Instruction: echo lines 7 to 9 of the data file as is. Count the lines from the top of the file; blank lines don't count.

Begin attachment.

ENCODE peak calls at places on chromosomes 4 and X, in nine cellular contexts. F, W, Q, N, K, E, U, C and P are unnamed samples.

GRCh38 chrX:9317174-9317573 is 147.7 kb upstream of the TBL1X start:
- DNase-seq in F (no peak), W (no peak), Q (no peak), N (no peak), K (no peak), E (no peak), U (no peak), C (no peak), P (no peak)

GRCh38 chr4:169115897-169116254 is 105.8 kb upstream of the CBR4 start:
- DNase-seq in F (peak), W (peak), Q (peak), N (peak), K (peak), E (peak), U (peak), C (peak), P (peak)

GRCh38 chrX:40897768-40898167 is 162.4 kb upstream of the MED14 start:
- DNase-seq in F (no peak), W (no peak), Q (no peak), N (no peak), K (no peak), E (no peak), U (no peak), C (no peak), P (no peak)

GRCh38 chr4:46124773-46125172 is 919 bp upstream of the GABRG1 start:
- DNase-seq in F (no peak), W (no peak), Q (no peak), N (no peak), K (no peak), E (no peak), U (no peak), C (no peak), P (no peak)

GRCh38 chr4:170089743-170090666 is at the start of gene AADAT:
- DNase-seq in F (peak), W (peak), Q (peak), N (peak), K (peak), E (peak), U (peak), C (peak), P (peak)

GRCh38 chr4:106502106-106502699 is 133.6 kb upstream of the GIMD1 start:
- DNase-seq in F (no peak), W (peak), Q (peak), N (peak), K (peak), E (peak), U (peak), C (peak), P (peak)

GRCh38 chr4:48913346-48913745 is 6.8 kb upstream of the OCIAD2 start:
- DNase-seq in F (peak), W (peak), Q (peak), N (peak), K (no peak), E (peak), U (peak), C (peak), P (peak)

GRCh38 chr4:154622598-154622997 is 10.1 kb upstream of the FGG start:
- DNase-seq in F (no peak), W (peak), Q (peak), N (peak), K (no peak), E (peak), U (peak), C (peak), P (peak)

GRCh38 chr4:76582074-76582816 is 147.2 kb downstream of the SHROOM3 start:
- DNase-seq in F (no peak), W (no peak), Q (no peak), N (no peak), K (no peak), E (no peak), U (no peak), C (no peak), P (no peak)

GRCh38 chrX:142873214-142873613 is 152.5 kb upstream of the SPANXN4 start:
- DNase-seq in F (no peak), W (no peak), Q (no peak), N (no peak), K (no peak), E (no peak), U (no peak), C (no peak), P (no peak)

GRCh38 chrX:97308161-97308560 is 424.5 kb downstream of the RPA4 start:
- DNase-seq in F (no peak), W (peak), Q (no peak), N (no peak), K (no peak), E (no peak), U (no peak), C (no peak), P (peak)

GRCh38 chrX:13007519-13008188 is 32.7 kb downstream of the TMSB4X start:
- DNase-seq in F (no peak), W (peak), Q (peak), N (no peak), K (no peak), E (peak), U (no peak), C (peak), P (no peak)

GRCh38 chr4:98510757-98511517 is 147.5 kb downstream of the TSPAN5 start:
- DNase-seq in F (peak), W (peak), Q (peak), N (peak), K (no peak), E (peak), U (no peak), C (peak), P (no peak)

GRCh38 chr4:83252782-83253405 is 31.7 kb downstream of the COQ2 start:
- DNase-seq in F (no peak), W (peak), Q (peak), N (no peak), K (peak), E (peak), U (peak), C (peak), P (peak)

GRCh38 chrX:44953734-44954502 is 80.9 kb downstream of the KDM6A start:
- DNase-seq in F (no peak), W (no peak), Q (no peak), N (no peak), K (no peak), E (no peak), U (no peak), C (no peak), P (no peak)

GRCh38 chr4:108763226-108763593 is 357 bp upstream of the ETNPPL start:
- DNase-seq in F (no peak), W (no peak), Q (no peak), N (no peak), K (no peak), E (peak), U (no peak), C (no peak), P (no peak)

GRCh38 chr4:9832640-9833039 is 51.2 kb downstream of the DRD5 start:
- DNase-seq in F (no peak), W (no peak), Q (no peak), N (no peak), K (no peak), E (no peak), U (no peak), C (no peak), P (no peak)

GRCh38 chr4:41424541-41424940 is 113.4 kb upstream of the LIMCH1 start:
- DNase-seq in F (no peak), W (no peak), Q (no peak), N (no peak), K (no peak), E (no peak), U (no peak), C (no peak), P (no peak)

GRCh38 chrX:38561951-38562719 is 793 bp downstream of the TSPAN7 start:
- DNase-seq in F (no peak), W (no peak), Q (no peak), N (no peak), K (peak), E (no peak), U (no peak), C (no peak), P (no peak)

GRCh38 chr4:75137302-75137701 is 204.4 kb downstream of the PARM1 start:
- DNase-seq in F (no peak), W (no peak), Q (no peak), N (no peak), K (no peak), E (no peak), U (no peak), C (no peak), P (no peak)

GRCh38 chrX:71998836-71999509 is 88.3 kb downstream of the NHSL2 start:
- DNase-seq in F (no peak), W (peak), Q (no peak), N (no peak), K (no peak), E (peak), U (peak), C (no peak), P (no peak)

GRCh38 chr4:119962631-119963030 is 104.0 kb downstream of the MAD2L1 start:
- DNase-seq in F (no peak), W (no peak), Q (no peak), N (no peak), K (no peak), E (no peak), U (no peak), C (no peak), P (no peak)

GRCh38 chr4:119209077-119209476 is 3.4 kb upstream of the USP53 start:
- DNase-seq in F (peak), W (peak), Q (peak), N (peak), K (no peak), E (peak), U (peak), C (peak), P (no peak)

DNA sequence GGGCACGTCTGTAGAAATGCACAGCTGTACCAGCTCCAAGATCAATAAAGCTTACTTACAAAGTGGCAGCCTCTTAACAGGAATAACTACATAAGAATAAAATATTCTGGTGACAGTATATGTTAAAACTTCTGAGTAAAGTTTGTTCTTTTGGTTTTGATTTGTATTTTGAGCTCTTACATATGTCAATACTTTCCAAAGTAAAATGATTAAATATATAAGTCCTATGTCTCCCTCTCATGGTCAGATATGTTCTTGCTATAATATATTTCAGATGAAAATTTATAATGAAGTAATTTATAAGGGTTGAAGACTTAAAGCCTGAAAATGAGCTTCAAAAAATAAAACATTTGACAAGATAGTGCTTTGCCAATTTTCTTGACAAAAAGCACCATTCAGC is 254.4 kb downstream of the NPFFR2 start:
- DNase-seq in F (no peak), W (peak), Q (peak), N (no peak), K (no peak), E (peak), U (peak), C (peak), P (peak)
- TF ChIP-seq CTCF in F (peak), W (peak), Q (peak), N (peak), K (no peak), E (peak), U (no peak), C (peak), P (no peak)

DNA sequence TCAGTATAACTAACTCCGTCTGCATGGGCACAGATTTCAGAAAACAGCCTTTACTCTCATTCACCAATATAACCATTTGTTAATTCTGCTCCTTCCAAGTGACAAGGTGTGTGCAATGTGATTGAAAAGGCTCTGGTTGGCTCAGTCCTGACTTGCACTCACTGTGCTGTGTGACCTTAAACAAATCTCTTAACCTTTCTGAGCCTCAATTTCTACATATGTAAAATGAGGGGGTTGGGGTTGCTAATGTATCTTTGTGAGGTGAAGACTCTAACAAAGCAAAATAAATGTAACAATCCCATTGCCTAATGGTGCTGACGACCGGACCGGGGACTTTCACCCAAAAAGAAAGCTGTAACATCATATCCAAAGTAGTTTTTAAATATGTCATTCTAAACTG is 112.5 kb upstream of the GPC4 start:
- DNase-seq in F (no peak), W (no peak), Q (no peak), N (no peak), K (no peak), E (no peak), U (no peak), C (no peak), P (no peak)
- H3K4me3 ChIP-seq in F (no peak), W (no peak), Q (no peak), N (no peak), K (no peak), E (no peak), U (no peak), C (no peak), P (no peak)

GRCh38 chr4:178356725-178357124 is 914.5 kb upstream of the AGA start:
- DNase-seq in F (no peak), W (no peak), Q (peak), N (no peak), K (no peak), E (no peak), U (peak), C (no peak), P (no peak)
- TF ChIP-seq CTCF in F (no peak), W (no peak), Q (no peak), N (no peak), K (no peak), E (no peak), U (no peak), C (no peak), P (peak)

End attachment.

- DNase-seq in F (no peak), W (no peak), Q (no peak), N (no peak), K (no peak), E (no peak), U (no peak), C (no peak), P (no peak)

GRCh38 chr4:46124773-46125172 is 919 bp upstream of the GABRG1 start:
- DNase-seq in F (no peak), W (no peak), Q (no peak), N (no peak), K (no peak), E (no peak), U (no peak), C (no peak), P (no peak)